The court of appeals found, on the same record that is devoid of any evidence relating to income that might be generated by either a single-family dwelling or a duplex, that granting a variance would allow intervenor "to make a reasonable return on his property."

Neither the board, the district court, nor the court of appeals required that the intervenor meet the Deardorf requirement to show "the land in question cannot yield a reasonable return if used only for a purpose allowed in that zone." Deardorf, 254 Iowa at 386, 118 N.W.2d at 81. Obviously, the legal standard is not that more profit could be made if a variance is granted. The standard is that a reasonable return could not be garnered from a permitted use.

We hold that the intervenor did not show the unnecessary hardship that would justify a variance. See Zimmerman v. O'Meara, 215 Iowa 1140, 1147, 245 N.W. 715, 718 (1933) ("There is nothing in the record to indicate that an unnecessary hardship will be imposed upon appellee if she *238 cannot thus reconstruct her house [to make a duplex]."). The board's granting of the variance thus was illegal and district court should have reversed the board's action.

III. The above determination does not require us to reach plaintiffs' strong assertion that the unnecessary hardship must be shown for the lot for which the variance is applied. Here the variance was requested for the proposed 62nd Street lot, but the unnecessary hardship was claimed for the proposed Cummins Parkway lot. For strong reasons underlying the basic rule plaintiffs advance, see Turner v. Richards, 366 A.2d 833, 835 (Del.Super.Ct.1976); Hurley v.Kolligian, 333 Mass. 170, 173-74, 129 N.E.2d 920, 922 (1955); O'Keefe v. Zoning Board of Appeals, 35 Mich.App. 583, 588-89, 192 N.W.2d 509, 512 (1971); C & C Inc. v.Semple, 207 Va. 438, 442, 150 S.E.2d 536, 539 (1966); 8 E. McQuillin, The Law of Municipal Corporations § 25.167, at 502 (3d ed. 1976).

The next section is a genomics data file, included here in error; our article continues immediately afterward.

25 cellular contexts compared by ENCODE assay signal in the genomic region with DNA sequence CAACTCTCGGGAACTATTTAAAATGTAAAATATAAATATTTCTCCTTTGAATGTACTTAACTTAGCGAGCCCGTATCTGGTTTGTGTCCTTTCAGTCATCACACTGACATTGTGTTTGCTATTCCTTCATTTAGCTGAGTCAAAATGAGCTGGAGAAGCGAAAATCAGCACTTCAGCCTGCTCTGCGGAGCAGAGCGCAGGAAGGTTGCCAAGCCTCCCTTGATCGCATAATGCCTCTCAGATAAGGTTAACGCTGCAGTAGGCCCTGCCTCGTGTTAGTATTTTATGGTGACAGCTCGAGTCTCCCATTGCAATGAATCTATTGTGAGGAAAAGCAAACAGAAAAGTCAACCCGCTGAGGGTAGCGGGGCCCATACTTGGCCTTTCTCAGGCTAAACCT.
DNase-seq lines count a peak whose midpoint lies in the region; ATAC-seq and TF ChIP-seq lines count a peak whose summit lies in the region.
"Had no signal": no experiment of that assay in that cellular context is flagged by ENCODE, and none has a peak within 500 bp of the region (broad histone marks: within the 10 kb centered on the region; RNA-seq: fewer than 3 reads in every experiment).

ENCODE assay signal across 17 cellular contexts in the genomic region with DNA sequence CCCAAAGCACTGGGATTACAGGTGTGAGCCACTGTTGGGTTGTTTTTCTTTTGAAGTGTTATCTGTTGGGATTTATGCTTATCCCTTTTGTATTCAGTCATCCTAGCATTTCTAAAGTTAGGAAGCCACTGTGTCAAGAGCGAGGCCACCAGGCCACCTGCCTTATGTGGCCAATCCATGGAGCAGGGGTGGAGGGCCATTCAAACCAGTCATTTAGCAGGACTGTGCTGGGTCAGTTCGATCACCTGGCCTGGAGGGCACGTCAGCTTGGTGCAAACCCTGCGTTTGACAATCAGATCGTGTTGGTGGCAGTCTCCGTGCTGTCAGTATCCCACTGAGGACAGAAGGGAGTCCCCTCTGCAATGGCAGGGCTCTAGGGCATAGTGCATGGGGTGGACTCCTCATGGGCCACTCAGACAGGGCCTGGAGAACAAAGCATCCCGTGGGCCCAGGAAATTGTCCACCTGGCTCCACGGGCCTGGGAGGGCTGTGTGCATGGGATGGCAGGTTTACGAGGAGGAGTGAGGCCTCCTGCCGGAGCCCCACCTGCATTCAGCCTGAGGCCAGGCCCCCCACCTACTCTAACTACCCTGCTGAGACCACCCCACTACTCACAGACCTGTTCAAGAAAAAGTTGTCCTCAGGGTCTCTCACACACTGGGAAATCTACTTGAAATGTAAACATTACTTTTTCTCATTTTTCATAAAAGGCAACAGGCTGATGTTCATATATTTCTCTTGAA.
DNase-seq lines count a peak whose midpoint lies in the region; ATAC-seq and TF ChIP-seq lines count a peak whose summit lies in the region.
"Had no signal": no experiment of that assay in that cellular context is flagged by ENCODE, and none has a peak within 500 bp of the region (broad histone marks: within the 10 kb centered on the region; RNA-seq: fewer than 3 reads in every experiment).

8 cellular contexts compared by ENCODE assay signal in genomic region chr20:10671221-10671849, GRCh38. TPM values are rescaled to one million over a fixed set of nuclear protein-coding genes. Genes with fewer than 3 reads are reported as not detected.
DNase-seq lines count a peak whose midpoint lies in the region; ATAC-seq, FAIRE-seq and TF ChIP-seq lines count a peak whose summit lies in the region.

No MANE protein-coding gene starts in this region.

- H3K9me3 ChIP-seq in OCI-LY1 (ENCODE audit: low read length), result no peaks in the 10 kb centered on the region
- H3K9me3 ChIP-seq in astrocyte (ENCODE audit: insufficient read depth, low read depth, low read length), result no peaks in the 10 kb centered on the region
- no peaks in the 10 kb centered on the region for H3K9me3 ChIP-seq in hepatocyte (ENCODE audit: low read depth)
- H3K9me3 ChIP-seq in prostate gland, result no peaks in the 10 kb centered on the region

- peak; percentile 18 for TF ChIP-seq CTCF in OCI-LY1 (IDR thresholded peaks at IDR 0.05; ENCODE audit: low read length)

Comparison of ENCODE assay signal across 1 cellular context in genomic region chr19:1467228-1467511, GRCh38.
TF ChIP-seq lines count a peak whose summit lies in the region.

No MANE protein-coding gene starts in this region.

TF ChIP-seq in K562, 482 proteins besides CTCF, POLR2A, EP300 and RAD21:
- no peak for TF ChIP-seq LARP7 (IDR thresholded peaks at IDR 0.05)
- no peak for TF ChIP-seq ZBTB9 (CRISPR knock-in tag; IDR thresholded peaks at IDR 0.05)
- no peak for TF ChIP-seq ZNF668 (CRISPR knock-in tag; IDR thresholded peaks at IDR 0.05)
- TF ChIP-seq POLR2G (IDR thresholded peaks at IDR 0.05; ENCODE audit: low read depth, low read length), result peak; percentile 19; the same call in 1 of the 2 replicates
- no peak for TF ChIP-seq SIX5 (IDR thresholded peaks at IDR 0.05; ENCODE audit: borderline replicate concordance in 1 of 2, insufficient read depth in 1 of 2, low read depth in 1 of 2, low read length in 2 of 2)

We have considered all of the arguments and grounds advanced by the parties, even though we have not referred to them in this opinion. None would change the result we have reached.

The decision of the court of appeals is vacated. The district court determination is reversed and the case is remanded for ruling in conformance with this opinion.

DECISION OF COURT OF APPEALS VACATED; DISTRICT COURT RULING REVERSED; REMANDED WITH DIRECTIONS.